SMART ARE WHALES?
March 17, 2002
have the largest brains known." This statement, and many
more in "Whales and Dolphins in Question," will come
as a surprise to people who think the human brain surpasses
all others in size. Written by James G. Mean and Joy P. Gold,
and published in 2002 by the Smithsonian Institution Press ($24.95),
the high quality paperback poses questions many people ask about
these largest of all animals. The answers are fascinating, educational,
and often surprising. The book can be ordered directly from
the Smithsonian Institution Press by calling 202-275-2206 or
Whales are mammals belonging to the order Cetacea, which consists
of 86 different species, including dolphins, porpoises, and
narwhals. Some species, such as sperm whales of "Moby Dick"
fame, blue whales (the largest animals ever known on Earth),
and bottlenose dolphins are familiar to almost everyone. I like
the book's distinction between a whale and a dolphin: "Any
cetacean so large that it cannot be moved readily by a small
group of people is called a whale." The words "dolphin"
and "porpoise" are used for small cetaceans of different
kinds depending on the particular species and geographic region.
In answer to the question "what do whales eat?" the
authors discuss the range in size of marine animals whales consume,
from small crustaceans known as krill and copepods to other
whales. Giant blue whales feed on shrimp-sized krill that occur
in the millions in some regions. One feeding technique is to
lunge into a school of fish with the mouth open then close the
mouth and force the water out through a network of bristles
known as baleen. The prey is held behind for the whale to swallow.
An unusual form of prey capture by humpback whales is known
as bubble netting in which the whale swims in a circle while
blowing bubbles. A circular wall of bubbles is created, alarming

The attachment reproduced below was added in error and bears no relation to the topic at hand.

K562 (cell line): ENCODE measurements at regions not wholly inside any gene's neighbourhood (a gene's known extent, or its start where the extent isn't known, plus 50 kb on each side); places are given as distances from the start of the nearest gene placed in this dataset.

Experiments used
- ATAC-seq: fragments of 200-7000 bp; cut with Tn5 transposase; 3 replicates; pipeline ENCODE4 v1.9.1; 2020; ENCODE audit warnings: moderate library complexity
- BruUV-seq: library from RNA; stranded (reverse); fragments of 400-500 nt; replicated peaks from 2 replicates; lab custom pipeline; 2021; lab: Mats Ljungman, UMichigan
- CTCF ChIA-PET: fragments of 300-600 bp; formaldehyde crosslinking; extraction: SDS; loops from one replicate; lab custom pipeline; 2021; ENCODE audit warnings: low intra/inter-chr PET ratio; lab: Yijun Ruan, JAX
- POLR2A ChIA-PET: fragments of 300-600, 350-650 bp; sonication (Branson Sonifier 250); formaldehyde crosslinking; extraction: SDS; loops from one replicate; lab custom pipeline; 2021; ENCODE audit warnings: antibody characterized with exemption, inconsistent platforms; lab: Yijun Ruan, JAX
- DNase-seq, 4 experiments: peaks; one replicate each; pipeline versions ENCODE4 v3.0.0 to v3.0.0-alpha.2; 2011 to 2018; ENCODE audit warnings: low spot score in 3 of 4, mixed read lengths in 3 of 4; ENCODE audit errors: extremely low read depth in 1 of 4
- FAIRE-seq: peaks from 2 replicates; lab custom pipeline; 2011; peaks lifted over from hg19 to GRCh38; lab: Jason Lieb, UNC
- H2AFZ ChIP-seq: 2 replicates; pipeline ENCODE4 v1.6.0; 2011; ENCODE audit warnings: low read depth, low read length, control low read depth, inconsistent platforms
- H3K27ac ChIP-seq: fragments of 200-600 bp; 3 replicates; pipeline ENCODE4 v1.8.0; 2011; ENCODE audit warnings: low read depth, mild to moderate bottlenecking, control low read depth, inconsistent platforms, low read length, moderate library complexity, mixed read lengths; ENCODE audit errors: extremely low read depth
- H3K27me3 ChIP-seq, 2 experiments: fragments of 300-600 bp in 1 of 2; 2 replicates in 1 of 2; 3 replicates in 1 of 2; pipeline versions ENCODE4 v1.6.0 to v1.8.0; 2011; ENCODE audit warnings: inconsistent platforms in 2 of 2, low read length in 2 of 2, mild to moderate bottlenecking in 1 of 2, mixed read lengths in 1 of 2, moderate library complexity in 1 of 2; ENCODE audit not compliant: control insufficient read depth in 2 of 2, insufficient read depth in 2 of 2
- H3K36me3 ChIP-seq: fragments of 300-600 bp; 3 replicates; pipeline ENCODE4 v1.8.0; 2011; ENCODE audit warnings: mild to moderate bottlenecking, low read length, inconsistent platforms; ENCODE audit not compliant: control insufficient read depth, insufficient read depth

fish and driving them into the center Then the whale surfaces
inside of the bubble "net" with an open mouth, eating
anything that has concentrated in the area.
A question I have wondered about is "how and why do narwhals
use their tusks?" Narwhals are a sort of marine unicorn
of the Arctic Ocean, with a long, protruding tusk (up to nine
feet long!) that develops from the single, left upper jaw tooth
in males. Narwhals have no bottom teeth, and females usually
have no tusks. As it turns out, the true use of the narwhal's
tusk has never been documented. My own view is that when a trait,
especially a weapon, occurs only in males, it evolved for one
purpose: to fight other males for mates.
An appendix in the book will prove useful to many young people
by providing answers to a question asked many times each year:
"How do I become a marine biologist?" The section
discusses the salaries of marine mammal scientists (averaging
$30,000 to 40,000 per year), who employs them (zoos and aquariums,
the U.S. Navy, environmental groups), and even how to become
a marine mammal veterinarian.
would be expected, one focus is on the conservation plight faced
globally by whales, although little is said of the international
politics surrounding efforts by Japan and Norway to continue
commercial whaling. The authors' answer to "what is the
prognosis for whales and dolphins" offers an optimistic
view of a return to their former numbers by many species. But
aside from the perils some species face from modern whaling
ships, whales are also victims of collisions with various sea-going
vessels, accidental captures in fishing nets and other gear,
and the insidious and less-obvious impacts of pollution in ocean
success story that keeps hope alive for the fate of these fascinating
creatures of the ocean depths is that of the California gray
whale, which was "thought to be extinct in the early 1900s,
[but] has come back." Let's hope we will be able to say
the same about the many other species of whales and dolphins
in years to come. Having the world's biggest brains will be
little help to whales unless we begin using our slightly smaller
brains in some environmentally sensible ways.
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